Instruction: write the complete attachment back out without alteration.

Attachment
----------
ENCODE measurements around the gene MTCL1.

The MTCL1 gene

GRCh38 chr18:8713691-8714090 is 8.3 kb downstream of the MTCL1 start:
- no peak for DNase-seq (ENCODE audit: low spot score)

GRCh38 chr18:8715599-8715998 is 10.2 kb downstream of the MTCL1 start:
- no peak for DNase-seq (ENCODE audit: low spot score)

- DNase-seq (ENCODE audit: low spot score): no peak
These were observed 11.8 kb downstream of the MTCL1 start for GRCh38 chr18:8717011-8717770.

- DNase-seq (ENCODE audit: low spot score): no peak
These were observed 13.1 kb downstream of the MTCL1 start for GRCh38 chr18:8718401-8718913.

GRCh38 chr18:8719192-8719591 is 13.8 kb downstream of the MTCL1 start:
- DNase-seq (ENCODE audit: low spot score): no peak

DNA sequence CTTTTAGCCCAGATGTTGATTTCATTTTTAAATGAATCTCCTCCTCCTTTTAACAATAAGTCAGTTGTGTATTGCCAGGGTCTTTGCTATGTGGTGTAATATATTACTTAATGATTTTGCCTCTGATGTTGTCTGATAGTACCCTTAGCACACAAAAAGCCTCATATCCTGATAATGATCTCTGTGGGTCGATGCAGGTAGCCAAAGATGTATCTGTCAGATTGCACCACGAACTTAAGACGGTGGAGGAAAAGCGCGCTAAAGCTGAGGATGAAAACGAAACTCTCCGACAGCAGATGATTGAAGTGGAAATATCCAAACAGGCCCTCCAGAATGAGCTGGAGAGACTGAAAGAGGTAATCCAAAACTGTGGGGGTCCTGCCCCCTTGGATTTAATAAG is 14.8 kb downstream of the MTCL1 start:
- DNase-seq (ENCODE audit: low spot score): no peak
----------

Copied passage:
ENCODE measurements around the gene MTCL1.

The MTCL1 gene

GRCh38 chr18:8713691-8714090 is 8.3 kb downstream of the MTCL1 start:
- no peak for DNase-seq (ENCODE audit: low spot score)

GRCh38 chr18:8715599-8715998 is 10.2 kb downstream of the MTCL1 start:
- no peak for DNase-seq (ENCODE audit: low spot score)

- DNase-seq (ENCODE audit: low spot score): no peak
These were observed 11.8 kb downstream of the MTCL1 start for GRCh38 chr18:8717011-8717770.

- DNase-seq (ENCODE audit: low spot score): no peak
These were observed 13.1 kb downstream of the MTCL1 start for GRCh38 chr18:8718401-8718913.

GRCh38 chr18:8719192-8719591 is 13.8 kb downstream of the MTCL1 start:
- DNase-seq (ENCODE audit: low spot score): no peak

DNA sequence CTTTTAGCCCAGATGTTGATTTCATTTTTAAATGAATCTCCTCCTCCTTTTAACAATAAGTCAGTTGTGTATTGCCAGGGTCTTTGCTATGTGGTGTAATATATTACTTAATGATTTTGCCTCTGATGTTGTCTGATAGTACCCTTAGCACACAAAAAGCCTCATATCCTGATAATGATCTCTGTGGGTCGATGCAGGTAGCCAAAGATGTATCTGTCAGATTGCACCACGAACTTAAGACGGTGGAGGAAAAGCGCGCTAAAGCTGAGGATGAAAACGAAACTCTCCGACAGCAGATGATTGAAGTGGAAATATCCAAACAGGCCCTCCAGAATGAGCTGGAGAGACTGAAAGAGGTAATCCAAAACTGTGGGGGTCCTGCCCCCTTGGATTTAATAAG is 14.8 kb downstream of the MTCL1 start:
- DNase-seq (ENCODE audit: low spot score): no peak